The festive season can be a stressful time with work deadlines looming, last minute dashes to crowded malls and holidaymakers clogging the highways. It can be easy to feel a little overwhelmed, but we have it pretty good really. Most of us are fortunate enough to have a roof over our head, food on the table and if we are lucky maybe even a few people that tolerate our company enough to share it with us for a couple of days. Things weren’t that comfortable one hundred years ago.
In my ephemera collection I have a number of Christmas cards sent home during the two world wars. Most of them I’ve purchased from stamp dealers, who find them tucked away in collections of postcards or covers. They aren’t too difficult to find. Each one is a personal reminder of a long-forgotten Christmas that someone spent away from home.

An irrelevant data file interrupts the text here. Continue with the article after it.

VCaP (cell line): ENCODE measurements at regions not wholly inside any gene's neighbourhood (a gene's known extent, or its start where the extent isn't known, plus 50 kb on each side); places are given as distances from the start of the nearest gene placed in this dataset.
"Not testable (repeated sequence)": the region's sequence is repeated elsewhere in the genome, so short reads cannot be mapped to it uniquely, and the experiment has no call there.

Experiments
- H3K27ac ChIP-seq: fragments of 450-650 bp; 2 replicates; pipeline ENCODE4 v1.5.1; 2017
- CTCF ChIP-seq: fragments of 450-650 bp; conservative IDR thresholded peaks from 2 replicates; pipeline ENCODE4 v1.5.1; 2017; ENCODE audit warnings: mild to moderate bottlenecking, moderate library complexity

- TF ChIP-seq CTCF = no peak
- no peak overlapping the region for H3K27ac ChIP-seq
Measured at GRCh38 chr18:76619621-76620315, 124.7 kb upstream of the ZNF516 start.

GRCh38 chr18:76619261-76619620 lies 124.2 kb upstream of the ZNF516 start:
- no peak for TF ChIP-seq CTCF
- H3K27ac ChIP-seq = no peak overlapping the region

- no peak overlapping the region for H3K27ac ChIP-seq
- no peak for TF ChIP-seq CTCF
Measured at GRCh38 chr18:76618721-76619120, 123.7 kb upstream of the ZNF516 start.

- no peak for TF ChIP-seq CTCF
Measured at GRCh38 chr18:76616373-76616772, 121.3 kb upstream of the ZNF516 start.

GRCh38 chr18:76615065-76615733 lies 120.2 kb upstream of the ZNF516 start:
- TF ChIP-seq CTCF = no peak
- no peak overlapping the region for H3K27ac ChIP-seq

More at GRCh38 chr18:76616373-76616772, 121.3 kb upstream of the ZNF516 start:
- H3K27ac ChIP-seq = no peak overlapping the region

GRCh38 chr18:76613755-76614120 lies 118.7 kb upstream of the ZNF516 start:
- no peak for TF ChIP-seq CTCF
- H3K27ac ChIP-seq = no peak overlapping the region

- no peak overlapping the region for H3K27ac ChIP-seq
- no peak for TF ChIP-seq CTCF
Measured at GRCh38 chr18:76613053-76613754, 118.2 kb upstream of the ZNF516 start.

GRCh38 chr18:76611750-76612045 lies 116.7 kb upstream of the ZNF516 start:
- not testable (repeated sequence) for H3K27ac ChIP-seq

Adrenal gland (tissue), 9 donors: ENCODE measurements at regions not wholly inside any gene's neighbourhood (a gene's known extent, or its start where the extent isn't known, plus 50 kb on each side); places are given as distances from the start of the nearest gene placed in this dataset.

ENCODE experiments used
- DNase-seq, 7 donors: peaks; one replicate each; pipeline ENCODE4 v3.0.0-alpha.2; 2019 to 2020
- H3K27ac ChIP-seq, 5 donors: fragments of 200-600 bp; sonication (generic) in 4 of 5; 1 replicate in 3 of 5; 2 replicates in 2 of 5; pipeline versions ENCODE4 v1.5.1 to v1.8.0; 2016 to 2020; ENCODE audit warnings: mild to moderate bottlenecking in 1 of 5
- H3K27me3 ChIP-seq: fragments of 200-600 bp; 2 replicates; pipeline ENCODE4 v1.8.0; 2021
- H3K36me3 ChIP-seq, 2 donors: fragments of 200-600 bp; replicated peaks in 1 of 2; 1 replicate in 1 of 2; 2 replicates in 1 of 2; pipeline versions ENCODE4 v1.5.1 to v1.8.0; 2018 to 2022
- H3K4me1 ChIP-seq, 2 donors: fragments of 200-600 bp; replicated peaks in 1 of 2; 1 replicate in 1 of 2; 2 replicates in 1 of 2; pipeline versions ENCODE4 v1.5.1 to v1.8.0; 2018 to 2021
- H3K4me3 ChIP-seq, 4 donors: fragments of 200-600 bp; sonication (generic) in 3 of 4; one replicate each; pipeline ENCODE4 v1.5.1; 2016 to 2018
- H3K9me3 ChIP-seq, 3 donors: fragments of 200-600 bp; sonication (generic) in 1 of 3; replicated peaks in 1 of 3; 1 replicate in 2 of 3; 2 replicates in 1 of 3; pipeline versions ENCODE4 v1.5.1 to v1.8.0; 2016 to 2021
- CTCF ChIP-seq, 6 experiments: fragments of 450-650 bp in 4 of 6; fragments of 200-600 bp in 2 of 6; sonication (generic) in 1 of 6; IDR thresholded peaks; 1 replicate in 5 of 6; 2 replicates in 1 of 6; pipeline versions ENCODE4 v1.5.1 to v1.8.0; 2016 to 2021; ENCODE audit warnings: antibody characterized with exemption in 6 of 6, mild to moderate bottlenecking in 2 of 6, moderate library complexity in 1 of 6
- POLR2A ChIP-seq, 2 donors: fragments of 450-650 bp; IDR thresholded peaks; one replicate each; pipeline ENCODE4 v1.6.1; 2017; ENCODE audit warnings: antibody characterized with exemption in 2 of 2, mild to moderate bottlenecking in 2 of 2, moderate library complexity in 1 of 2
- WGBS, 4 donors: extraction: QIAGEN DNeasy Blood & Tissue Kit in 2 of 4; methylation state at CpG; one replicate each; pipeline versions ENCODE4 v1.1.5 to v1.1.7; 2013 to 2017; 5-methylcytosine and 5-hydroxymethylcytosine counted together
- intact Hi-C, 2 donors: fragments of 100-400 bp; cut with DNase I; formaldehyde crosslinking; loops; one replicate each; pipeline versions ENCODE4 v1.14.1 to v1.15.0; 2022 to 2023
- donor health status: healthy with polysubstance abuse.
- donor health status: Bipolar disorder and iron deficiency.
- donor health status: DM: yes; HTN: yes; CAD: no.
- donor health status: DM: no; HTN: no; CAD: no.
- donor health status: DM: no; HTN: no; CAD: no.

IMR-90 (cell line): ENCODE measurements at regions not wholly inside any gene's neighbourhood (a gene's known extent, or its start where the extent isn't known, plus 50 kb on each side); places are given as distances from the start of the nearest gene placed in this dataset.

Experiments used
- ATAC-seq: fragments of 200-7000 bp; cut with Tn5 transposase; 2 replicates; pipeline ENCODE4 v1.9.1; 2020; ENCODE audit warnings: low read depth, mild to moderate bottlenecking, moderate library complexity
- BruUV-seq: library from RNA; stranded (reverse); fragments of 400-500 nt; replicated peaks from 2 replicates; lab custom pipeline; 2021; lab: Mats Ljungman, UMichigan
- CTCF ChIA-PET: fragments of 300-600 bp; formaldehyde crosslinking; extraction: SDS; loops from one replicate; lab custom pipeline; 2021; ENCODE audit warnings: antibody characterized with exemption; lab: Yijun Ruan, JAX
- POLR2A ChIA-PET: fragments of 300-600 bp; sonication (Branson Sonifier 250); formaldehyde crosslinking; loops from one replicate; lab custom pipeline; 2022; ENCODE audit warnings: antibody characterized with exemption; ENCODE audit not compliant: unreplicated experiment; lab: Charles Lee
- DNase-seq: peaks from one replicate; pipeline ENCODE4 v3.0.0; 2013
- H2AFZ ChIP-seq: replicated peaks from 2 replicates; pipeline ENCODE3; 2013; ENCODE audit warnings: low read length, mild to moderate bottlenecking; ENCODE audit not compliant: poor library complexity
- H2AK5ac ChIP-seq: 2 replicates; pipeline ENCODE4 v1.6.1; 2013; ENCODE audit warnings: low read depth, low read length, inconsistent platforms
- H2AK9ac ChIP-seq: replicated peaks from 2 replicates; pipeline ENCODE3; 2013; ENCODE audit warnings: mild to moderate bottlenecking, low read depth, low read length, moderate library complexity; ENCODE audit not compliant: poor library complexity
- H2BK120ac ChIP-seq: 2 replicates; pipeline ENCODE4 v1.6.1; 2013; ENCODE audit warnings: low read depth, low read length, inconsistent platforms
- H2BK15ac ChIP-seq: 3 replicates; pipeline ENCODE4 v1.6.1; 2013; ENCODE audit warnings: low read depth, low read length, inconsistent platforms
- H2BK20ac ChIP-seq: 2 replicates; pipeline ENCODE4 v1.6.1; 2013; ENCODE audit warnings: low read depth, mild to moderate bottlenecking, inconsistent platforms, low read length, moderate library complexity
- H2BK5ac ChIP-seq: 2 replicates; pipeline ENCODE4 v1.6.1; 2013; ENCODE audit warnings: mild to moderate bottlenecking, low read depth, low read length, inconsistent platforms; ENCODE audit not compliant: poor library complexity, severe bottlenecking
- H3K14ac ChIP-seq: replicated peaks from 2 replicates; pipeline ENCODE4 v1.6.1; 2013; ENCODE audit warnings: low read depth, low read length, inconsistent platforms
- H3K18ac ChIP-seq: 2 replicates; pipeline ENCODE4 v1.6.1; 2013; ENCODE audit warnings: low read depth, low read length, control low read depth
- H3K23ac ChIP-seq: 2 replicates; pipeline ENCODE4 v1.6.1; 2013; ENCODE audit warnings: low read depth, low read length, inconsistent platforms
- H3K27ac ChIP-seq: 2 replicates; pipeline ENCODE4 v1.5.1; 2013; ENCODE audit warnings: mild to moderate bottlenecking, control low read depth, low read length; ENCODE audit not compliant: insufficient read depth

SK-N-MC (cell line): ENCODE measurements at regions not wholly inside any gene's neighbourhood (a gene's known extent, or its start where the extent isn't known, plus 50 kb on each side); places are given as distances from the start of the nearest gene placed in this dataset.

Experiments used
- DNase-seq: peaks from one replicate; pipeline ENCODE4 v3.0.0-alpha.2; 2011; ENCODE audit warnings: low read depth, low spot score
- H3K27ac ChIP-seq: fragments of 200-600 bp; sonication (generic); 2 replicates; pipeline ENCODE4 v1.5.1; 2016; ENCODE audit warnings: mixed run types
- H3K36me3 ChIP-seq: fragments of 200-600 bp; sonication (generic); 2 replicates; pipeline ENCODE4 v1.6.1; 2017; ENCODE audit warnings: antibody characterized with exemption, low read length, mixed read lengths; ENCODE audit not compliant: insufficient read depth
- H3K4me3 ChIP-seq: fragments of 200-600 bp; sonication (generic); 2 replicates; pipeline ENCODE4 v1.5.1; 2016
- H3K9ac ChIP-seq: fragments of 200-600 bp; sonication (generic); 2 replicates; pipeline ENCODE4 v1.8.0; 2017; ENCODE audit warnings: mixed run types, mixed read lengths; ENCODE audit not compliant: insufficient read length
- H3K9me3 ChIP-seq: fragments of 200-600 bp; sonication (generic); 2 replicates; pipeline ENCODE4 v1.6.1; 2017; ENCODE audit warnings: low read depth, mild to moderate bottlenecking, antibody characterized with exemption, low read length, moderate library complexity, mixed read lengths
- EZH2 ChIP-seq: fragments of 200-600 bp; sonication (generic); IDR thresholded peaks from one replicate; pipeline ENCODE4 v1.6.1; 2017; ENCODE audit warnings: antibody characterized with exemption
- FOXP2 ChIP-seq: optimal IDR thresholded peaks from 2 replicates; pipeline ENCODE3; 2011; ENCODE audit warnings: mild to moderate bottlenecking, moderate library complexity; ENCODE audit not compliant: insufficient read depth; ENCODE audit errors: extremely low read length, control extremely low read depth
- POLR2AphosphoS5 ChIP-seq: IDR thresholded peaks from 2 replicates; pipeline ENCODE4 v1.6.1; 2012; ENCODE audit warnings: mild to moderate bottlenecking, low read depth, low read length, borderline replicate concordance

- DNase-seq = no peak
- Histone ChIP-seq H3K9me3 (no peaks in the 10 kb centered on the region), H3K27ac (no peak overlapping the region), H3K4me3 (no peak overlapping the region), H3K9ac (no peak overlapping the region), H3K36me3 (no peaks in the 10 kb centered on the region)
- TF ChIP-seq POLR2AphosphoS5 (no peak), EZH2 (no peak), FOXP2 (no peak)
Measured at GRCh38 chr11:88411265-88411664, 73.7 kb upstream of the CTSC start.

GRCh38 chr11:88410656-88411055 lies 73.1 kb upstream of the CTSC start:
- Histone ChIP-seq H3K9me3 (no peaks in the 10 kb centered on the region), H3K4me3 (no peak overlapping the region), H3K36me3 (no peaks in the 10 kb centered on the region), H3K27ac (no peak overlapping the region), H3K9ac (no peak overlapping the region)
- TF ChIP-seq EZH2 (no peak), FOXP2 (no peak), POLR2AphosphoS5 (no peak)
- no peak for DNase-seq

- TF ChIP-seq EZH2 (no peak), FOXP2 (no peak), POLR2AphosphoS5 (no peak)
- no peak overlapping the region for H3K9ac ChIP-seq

This year I thought I’d share a card from 1917 – a century ago – sent by a New Zealand serviceman to his family back home.
The middle of the card has a quote from Rudyard Kipling, and a personal message from the sender.
“From Harry. To Maud. Wishing you a Merry Xmas and a Happy New Year.”
Opposite is an image of soldiers advancing over a foreign field.
There is also a second message, hidden on the reverse of the back page inside the card. One short line that gives some some insight into the time and place that it was sent from.
“Doing as well as can be expected.” 2/11/17